**Action 2 (merge-test).**Let $\sigma :=s(\mathtt{b})+s({\mathtt{b}}^{+})$ be the minimum value at the top of the heap $\mathcal{H}$. If $\sigma \le 5n/(30k)$, merge the two buckets into one: $\mathtt{b}\cup {\mathtt{b}}^{+}\to \mathtt{b}$, and update the tree $\mathcal{A}$, the bucket list $\mathcal{B}$ and the binary heap $\mathcal{H}$ to reflect this change: (i) Delete the two buckets that are merged and insert the new one that results into $\mathcal{A}$ and $\mathcal{B}$; this only involves simple list handling and adjusting attributes at the $O(logk)$ nodes of $\mathcal{A}$ on the $O(1)$ search paths involved. (ii) extract the minimum element from $\mathcal{H}$ and insert the two new sum of sizes of two adjacent buckets formed by the new bucket into $\mathcal{H}$ (if they exist).

**Action 3 (finalizing a split).**Similar to the merge operations in Action 2, finalizing the split can be completed in $O(logk)$ time: It essentially involves updating $\mathcal{A}$, $\mathcal{B}$, and $\mathcal{H}$. It will be shown subsequently that the size of any new bucket resulting from a split is in the range $[4n/(30k),6n/(30k)]$.

**Splitting a large bucket.**For simplicity of exposition and without loss of generality, we may assume that $n\ge ck$, for a suitable constant $c>0$ (one can take $c=130$). It is worth noting that a bucket may become large by repeated deletions from other buckets leading to a reduction in the total number of items, n; moreover, by the same reasoning, several buckets may become large at the same time.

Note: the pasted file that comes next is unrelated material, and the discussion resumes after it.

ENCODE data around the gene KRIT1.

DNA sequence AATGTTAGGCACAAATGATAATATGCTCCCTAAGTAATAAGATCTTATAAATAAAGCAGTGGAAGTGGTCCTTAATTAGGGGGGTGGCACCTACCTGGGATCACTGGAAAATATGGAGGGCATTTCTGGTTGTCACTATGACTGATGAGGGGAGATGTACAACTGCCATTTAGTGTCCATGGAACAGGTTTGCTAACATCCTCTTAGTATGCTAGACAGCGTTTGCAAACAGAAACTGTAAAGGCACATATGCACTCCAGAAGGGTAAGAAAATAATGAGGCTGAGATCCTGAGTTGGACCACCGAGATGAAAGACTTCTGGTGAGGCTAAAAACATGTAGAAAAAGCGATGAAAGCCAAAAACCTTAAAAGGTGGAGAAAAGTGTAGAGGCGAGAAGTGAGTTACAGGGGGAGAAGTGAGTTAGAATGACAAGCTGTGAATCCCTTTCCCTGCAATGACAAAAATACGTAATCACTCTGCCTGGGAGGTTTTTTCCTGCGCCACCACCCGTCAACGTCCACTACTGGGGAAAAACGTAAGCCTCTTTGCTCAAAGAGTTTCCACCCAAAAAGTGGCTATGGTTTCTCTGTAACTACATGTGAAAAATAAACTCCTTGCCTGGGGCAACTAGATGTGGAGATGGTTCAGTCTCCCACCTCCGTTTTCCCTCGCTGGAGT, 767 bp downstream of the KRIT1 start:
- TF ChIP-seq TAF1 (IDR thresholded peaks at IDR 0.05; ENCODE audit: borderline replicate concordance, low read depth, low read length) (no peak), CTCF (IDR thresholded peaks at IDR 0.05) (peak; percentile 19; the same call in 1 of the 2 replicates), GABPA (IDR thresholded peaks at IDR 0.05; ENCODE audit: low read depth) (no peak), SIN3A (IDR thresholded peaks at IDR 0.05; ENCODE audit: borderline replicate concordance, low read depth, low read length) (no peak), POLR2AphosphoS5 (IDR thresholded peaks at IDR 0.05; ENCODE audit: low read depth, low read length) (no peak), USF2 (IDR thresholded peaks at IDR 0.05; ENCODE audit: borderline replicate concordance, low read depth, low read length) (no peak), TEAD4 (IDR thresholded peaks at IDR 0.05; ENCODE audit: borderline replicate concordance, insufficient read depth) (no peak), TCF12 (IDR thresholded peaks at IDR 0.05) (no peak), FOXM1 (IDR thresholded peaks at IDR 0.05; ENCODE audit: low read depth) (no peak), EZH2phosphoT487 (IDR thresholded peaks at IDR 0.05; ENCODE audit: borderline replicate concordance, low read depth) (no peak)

**Remark**

**1.**

**Analysis of merging buckets and maintaining the two invariants.**To prove that the two invariants $\mathcal{I}1$ and $\mathcal{I}2$ are maintained, we need the following key fact.

**Lemma**

**1.**

**Proof.**

**Summary of the analysis.**As seen from the preceding paragraphs and the fact that the number of buckets is $t=O(k)$, the total time per operation is $O(logt)+O(logk)+O(1)=O(logk)$, as required.

## 4. Conclusions

#### 4.1. Technical Remarks

`Insert`,

`Delete`and

`Findmin`operations. In contrast, the $O(log1/\epsilon )$ worst-case complexity per operation of the selectable sloppy heap is optimal (where $\epsilon \sim 1/k$).

#### 4.2. Applications and Concluding Remarks

## Funding

## Conflicts of Interest

## Appendix A

**Lower bound.**Suppose the delete operation always removes one of the L smallest items. Then to sort n items: (a) Insert them, (b) do repeated deletion, and (c) sort the sequence of deleted items in the order created by the successive deletions by executing only $n\lceil logL\rceil $ comparisons.